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  • Companies are complicated.

  • Investment is tricky.

  • Predictions are hard to make, especially about the future.

  • What's needed are local guides who

  • try to point investors in the right direction.

  • We have them in the form of securities analysts.

  • These professionals typically work for brokers, investment

  • banks, and fund managers.

  • They do statistical analysis and talk to company bosses.

  • Recently, they seem to have been in retreat.

  • What's gone wrong for them?

  • First, regulation has tightened up.

  • Customers have decided fewer analysts are needed.

  • Second, investment is changing.

  • Customers, who are mostly active managers, are in retreat too.

  • Third, the focus of big business is shifting.

  • Companies are beginning to see a purpose

  • broader than shareholder value.

  • Many analysts specialise in valuations

  • based on next year's profits.

  • That's an important skill, but a narrow one.

  • Are securities analysts doomed?

  • Are analysts now as obsolete as diesel cars or cassette

  • players?

  • Let's consider each challenge.

  • The regulatory hit comes from Mifid II in the EU.

  • Commentators have likened it to the triffid,

  • a fictional man-eating plant.

  • Before Mifid II, fund managers routed their trades

  • to a broker to execute on the market.

  • In return, brokers charged commissions

  • that included the cost of research

  • received by the fund manager.

  • Mifid II required fund managers to disclose this cost

  • to their clients.

  • Embarrassed, they decided they needed less of it.

  • The trend is spilling over into the US.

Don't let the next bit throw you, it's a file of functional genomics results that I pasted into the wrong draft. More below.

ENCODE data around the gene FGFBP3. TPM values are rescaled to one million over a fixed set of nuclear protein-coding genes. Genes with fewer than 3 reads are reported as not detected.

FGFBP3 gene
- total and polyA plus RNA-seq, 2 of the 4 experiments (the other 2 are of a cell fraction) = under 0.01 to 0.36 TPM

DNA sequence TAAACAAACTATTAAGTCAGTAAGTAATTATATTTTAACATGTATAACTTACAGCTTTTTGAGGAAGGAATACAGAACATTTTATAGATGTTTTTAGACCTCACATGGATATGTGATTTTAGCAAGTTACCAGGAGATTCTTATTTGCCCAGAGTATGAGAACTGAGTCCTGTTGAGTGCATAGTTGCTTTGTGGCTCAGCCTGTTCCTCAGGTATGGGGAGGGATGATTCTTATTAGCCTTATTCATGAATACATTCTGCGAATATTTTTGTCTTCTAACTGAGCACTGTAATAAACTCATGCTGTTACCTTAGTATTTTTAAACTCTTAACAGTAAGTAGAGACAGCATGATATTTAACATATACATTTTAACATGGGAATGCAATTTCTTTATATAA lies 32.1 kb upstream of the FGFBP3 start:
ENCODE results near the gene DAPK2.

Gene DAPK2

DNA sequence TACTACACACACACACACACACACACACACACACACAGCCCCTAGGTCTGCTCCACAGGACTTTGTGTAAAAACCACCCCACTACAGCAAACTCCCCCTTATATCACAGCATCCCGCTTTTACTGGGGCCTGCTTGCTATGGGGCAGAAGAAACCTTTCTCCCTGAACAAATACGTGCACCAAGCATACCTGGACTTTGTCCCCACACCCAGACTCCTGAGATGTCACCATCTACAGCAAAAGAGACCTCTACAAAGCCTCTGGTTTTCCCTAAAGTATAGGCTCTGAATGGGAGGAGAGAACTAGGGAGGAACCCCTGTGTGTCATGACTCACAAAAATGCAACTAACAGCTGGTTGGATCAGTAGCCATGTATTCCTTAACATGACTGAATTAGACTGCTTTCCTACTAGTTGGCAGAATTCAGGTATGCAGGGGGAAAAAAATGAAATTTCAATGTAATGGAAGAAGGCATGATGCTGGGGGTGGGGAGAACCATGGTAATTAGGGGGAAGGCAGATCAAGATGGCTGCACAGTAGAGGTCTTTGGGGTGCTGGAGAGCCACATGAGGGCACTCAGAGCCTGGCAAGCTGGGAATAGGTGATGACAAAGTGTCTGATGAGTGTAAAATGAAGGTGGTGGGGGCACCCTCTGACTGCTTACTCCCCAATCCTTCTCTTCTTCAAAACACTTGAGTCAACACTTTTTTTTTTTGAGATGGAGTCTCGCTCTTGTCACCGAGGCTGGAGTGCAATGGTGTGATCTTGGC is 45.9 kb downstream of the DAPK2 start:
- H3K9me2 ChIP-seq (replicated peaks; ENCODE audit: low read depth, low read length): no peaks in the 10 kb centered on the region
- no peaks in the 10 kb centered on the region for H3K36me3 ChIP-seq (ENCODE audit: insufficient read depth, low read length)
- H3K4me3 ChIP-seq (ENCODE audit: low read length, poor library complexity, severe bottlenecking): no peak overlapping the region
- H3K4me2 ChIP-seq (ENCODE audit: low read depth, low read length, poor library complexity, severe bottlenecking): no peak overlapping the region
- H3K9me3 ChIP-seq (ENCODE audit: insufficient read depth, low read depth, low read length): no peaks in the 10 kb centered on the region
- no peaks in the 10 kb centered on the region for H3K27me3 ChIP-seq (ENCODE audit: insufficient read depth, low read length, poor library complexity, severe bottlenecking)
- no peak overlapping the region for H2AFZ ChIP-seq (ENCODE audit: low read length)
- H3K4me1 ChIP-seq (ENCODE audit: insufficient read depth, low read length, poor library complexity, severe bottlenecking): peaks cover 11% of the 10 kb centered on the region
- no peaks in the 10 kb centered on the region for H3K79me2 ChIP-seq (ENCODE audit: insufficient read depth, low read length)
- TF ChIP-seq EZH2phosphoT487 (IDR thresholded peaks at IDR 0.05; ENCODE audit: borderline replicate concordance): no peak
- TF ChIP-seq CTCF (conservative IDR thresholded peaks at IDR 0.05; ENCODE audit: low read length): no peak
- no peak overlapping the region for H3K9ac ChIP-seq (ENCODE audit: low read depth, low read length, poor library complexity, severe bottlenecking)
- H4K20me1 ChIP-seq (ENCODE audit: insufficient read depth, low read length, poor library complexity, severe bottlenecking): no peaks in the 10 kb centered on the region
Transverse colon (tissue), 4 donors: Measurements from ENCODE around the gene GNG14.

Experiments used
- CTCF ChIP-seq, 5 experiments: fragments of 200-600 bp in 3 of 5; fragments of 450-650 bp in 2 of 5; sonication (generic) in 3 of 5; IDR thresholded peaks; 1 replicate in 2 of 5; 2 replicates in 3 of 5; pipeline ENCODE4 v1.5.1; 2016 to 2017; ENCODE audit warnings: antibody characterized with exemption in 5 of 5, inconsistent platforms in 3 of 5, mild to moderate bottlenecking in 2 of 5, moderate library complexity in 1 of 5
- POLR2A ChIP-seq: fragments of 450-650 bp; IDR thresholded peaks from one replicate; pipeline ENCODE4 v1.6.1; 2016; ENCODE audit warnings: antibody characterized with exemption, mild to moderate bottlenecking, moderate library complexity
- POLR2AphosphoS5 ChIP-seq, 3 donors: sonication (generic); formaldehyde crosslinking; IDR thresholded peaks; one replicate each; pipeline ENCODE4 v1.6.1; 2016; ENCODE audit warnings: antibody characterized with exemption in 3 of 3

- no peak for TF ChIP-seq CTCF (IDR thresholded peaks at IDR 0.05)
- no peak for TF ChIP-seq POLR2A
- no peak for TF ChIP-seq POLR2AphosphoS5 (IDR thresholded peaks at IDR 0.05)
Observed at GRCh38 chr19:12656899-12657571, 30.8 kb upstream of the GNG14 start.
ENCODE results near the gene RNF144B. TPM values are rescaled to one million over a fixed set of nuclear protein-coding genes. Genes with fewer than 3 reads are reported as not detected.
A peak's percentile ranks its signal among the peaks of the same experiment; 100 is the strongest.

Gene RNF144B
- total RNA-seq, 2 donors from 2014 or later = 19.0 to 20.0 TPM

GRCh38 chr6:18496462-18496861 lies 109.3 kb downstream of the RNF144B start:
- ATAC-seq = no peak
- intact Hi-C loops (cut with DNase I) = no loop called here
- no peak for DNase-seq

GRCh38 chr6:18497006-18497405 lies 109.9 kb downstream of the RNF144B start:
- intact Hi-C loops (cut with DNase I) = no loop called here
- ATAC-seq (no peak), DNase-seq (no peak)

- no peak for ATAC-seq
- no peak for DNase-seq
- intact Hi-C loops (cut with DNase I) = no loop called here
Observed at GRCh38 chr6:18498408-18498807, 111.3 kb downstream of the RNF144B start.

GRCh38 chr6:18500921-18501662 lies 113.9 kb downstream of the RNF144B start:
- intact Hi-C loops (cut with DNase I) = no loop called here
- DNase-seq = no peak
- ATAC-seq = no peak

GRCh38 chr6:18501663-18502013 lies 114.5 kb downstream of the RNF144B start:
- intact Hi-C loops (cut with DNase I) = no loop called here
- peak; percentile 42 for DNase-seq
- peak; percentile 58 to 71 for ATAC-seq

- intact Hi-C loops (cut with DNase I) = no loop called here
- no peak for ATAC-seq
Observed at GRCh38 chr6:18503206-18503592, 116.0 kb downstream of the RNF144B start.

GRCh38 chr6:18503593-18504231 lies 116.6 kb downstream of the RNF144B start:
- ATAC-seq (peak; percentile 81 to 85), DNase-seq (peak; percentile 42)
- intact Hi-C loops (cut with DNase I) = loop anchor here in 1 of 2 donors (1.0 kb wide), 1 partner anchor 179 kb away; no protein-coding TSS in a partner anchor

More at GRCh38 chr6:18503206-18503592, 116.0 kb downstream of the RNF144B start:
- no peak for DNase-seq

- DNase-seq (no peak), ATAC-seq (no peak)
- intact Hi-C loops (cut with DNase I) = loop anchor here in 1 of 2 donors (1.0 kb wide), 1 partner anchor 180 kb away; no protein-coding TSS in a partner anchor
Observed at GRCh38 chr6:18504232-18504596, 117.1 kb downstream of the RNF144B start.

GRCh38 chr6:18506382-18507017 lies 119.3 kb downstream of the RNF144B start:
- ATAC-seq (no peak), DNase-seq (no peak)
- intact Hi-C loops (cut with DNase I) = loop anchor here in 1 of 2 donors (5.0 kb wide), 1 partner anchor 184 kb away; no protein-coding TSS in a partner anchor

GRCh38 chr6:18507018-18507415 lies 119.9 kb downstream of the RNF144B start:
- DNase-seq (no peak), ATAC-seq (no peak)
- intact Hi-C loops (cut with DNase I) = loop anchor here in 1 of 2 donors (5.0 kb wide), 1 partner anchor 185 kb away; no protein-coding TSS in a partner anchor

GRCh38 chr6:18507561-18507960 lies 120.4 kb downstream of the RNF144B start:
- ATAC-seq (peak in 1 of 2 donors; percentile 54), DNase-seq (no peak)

• Other changes are thinning the ranks of securities analysts.

  • Index funds, which passively track market benchmarks,

  • are growing fast.

  • PwC forecasts index funds will account for half the US total

  • by 2025.

  • But Lex thinks reports of the death of the securities

  • analysts are exaggerated.

  • Here's why.

  • Analysts blind to societal change

  • are as doomed as any other professionals.

  • Those who adapt are not.

  • They can calculate discounts on oil and gas reserves

  • due to climate change, for example.

  • Index funds have made smaller inroads than worriers imagined.

  • And their share of the US stock market is only 13 per cent.

  • Moreover, part of the justification for index funds

  • is misleading.

  • They are certainly low cost and may

  • appear to remove human error.

  • But in reality, index compilers can still make bad choices.

  • They could trap investors in weak sectors

  • during downturns when it could increase financial instability.

  • Finally, people will always need other people

  • to study the numbers behind investment.

  • UK and US brokers may require fewer analysts.

  • Other employers may want more.

  • Data from the CFA Institute show demand to take its tough exams

  • is rising sharply in Asia and is steady elsewhere.

  • The securities analysts is dead.

  • Long live the securities analyst.

Companies are complicated.


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證券分析師註定要失敗嗎?| 證券大趨勢 (Are securities analysts doomed? | Lex Megatrends)

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    林宜悉 發佈於 2021 年 01 月 14 日